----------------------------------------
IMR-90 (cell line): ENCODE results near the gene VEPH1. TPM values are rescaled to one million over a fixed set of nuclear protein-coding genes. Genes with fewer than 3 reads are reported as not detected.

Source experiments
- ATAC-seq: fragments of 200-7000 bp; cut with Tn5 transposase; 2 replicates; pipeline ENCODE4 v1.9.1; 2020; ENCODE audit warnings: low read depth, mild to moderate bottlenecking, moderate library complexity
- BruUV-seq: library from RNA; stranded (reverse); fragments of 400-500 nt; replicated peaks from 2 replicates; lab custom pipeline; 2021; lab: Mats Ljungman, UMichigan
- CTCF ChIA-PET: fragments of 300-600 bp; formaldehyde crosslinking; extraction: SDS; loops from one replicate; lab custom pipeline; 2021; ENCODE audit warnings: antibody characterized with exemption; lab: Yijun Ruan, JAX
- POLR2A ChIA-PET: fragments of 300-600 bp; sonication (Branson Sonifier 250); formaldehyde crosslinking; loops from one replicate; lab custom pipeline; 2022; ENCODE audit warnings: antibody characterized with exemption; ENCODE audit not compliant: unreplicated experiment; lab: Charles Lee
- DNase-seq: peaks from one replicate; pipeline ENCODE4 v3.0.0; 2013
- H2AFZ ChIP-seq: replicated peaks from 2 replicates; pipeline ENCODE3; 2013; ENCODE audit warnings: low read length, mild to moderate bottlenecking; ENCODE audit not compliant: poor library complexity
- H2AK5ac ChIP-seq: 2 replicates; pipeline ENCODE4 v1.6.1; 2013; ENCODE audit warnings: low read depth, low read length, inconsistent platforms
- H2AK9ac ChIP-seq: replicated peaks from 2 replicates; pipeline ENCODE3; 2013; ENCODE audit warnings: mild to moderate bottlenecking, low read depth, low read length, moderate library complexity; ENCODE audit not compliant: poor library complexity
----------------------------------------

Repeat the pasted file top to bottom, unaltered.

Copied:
IMR-90 (cell line): ENCODE results near the gene VEPH1. TPM values are rescaled to one million over a fixed set of nuclear protein-coding genes. Genes with fewer than 3 reads are reported as not detected.

Source experiments
- ATAC-seq: fragments of 200-7000 bp; cut with Tn5 transposase; 2 replicates; pipeline ENCODE4 v1.9.1; 2020; ENCODE audit warnings: low read depth, mild to moderate bottlenecking, moderate library complexity
- BruUV-seq: library from RNA; stranded (reverse); fragments of 400-500 nt; replicated peaks from 2 replicates; lab custom pipeline; 2021; lab: Mats Ljungman, UMichigan
- CTCF ChIA-PET: fragments of 300-600 bp; formaldehyde crosslinking; extraction: SDS; loops from one replicate; lab custom pipeline; 2021; ENCODE audit warnings: antibody characterized with exemption; lab: Yijun Ruan, JAX
- POLR2A ChIA-PET: fragments of 300-600 bp; sonication (Branson Sonifier 250); formaldehyde crosslinking; loops from one replicate; lab custom pipeline; 2022; ENCODE audit warnings: antibody characterized with exemption; ENCODE audit not compliant: unreplicated experiment; lab: Charles Lee
- DNase-seq: peaks from one replicate; pipeline ENCODE4 v3.0.0; 2013
- H2AFZ ChIP-seq: replicated peaks from 2 replicates; pipeline ENCODE3; 2013; ENCODE audit warnings: low read length, mild to moderate bottlenecking; ENCODE audit not compliant: poor library complexity
- H2AK5ac ChIP-seq: 2 replicates; pipeline ENCODE4 v1.6.1; 2013; ENCODE audit warnings: low read depth, low read length, inconsistent platforms
- H2AK9ac ChIP-seq: replicated peaks from 2 replicates; pipeline ENCODE3; 2013; ENCODE audit warnings: mild to moderate bottlenecking, low read depth, low read length, moderate library complexity; ENCODE audit not compliant: poor library complexity